For the first time in several years, Wegmans has been knocked out of the top five in Fortune magazine’s “Best Companies to Work For” ranking.
The Rochester-based company landed in 12th place this year out of 257 participating firms. Last year, it ranked in fifth place out of 259 firms.
So what caused the big drop?
It’s not that Wegmans has done something wrong, speculates Alan Dick, a marketing professor and chairman of the University at Buffalo’s School of Management. It’s that other companies have stepped up their game.
“Maybe more of those top companies did something better, rather than Wegmans doing something worse,” Dick said.
For example, several companies that outpaced Wegmans this year made giant leaps in the ranking, including biotech firm Genentech, which jumped from No. 36 to No. 6; cloud computing company Salesforce.com, which jumped from No. 19 to No. 7; and software firm Intuit, which leapt from No. 22 to No. 8.
Aside from a smaller number of participants, there was no change in the list’s ranking methodology or criteria, Fortune reps said.
Wegmans said it doesn’t see its slip in the rankings as a negative reflection of the company. It is “equally proud this year” compared with previous years with better showings, according to spokeswoman Jo Natale.
Natale declined to speculate as to what contributed to the drop but pointed out that Wegmans is the highest-ranked retailer on the list.
“Our participation in this competition is important, but we never lose sight that our goal is to be the best place to work for our employees,” Natale said when asked about the drop in rank.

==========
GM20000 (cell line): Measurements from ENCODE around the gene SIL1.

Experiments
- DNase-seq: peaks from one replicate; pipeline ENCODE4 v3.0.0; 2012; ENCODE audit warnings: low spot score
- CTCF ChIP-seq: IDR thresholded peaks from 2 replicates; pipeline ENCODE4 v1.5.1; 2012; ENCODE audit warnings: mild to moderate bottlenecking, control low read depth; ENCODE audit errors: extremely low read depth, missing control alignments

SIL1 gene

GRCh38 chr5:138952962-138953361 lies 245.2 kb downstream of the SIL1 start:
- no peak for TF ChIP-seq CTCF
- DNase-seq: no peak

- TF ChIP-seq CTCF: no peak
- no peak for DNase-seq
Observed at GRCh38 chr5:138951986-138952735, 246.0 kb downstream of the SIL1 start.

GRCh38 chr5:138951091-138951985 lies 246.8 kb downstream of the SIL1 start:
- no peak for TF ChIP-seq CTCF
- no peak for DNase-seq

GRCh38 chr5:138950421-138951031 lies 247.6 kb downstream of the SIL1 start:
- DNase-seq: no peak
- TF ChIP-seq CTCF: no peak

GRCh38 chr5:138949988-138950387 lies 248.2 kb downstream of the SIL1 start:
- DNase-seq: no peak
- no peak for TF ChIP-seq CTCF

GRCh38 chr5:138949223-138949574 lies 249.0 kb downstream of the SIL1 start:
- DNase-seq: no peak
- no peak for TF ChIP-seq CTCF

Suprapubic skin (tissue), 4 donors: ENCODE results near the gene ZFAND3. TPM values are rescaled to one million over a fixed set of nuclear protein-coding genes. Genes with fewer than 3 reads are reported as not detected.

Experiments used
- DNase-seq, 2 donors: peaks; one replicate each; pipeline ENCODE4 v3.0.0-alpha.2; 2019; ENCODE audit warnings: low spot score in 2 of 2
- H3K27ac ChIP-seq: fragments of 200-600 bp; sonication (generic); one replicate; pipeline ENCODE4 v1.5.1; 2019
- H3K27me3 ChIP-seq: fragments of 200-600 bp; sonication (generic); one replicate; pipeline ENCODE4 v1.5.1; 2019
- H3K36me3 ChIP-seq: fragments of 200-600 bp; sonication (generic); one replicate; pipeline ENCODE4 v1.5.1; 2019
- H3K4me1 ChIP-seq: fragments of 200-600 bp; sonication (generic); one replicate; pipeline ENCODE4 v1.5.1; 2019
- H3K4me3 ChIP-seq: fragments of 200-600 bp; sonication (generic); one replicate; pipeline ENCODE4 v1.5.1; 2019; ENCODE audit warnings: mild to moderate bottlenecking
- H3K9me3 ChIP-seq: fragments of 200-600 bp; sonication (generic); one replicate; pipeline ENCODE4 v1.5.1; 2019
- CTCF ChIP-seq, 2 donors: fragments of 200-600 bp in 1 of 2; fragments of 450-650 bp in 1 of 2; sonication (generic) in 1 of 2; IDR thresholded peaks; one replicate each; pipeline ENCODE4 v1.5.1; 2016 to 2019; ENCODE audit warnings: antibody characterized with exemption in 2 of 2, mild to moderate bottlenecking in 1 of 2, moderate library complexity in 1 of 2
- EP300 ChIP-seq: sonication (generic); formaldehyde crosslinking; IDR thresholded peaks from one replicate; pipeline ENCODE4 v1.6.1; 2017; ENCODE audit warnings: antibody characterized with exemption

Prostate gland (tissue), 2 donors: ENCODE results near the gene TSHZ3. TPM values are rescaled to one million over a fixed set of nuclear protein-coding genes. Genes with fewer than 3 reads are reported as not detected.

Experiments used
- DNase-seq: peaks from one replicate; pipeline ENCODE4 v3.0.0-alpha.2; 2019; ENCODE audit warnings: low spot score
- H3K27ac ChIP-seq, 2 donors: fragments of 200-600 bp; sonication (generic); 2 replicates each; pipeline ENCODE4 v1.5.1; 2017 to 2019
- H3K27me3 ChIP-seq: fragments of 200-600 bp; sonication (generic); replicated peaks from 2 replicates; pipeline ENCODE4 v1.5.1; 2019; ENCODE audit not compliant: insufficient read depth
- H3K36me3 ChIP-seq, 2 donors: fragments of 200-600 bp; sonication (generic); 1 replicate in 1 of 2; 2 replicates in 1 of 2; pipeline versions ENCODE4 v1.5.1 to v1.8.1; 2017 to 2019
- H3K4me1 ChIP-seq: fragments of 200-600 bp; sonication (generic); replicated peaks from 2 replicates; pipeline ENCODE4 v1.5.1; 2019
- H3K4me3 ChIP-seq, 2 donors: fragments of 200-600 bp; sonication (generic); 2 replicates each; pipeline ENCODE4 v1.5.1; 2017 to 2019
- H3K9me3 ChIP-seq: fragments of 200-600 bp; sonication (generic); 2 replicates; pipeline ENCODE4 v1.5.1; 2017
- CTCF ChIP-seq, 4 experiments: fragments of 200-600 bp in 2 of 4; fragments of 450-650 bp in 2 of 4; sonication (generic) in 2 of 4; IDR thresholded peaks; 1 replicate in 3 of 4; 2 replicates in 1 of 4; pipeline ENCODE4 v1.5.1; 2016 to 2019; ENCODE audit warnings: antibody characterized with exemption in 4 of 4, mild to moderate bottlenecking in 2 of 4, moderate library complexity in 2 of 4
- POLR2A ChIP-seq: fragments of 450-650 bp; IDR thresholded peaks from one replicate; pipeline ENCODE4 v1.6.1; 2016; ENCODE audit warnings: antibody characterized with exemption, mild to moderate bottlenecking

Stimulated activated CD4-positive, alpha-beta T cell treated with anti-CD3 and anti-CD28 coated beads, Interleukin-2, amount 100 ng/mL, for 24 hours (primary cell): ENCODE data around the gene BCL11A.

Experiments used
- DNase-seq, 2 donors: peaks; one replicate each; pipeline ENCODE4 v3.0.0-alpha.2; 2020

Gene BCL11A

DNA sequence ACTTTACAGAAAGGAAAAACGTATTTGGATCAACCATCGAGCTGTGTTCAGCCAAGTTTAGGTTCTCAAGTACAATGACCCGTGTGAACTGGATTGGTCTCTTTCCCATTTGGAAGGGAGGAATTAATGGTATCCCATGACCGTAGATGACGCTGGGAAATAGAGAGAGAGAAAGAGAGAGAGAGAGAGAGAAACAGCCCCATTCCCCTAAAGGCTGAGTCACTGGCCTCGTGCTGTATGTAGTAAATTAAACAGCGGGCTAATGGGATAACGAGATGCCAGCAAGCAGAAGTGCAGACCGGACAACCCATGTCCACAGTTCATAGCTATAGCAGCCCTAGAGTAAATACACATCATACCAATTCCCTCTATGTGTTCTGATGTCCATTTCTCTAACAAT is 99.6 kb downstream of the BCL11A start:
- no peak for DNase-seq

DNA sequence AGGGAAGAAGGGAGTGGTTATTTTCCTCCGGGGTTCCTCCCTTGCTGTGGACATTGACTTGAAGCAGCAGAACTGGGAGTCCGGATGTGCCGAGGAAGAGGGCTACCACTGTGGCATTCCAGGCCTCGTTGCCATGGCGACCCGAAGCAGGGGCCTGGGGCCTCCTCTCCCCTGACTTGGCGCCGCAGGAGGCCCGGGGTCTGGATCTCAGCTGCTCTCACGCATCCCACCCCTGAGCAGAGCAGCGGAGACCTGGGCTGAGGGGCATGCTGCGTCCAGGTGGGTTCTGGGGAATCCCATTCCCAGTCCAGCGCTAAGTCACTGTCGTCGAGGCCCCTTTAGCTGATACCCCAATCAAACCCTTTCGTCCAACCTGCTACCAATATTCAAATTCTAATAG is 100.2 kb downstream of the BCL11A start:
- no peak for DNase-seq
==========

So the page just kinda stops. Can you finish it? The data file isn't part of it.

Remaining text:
In 2013, Wegmans changed health insurance eligibility requirements for its part-time workers. The company’s availability of health care to employees working part-time hours had been recognized as a positive in the past. Fortune declined to say whether that change negatively affected Wegmans.
Wegmans got into a messy labor dispute with its Teamster Union-represented workers last year, but that doesn’t seem to have dinged the company’s score either, since employees rated their employer just as highly as they did the year before. The average score employees gave their employer, which accounts for two-thirds of a company’s overall score, was identical to the score they gave last year.
Despite the company’s lower ranking, Wegmans isn’t any less of a great place to work than it was last year, a Fortune spokesman said, though it can appear that way to prospective employees looking at the numbers.
That’s just one of the dangers of being at the top for so long, Dick said.
“When you’re number one, the only place to go is down,” Dick said. “It’s difficult to be at the top.”
Wegmans was recognized as an especially great place for college students to find work, due to its flexible scheduling and scholarship opportunities, as well as its cultivation of young employees.
“College students, take note: Almost half of employees are 25 or younger at this family-owned grocery retailer on the East Coast. Flexible scheduling, an employee scholarship program, and stretch assignments help young employees grow within the company, and 66 percent of jobs are filled through internal promotions,” Fortune wrote about Wegmans.
The company also made Fortune’s Best Companies All Stars list, which spotlights 13 companies that have made the “Best Companies” list every year since its inception in 1998.
As an all star, Wegmans was praised for its employee wellness program, which has 89 percent of its employees working with the company’s pharmacists to monitor and care for their health with blood pressure screenings and health counseling. Wegmans also got kudos for promoting from within and for Operations Chief Jack DePeters’ direct communication with employees through his question-and-answer blog.
Wegmans reported revenues of $6.7 billion in the competition survey. The average store department manager’s annual salary was listed as $56,498. The average nonsalaried position, in customer service, was listed as $29,994.
Search engine Google topped this year’s list, followed by software developer SAS, strategy consulting firm the Boston Consultant Group, financial services firm Edward Jones and mortgage lender Quicken Loans.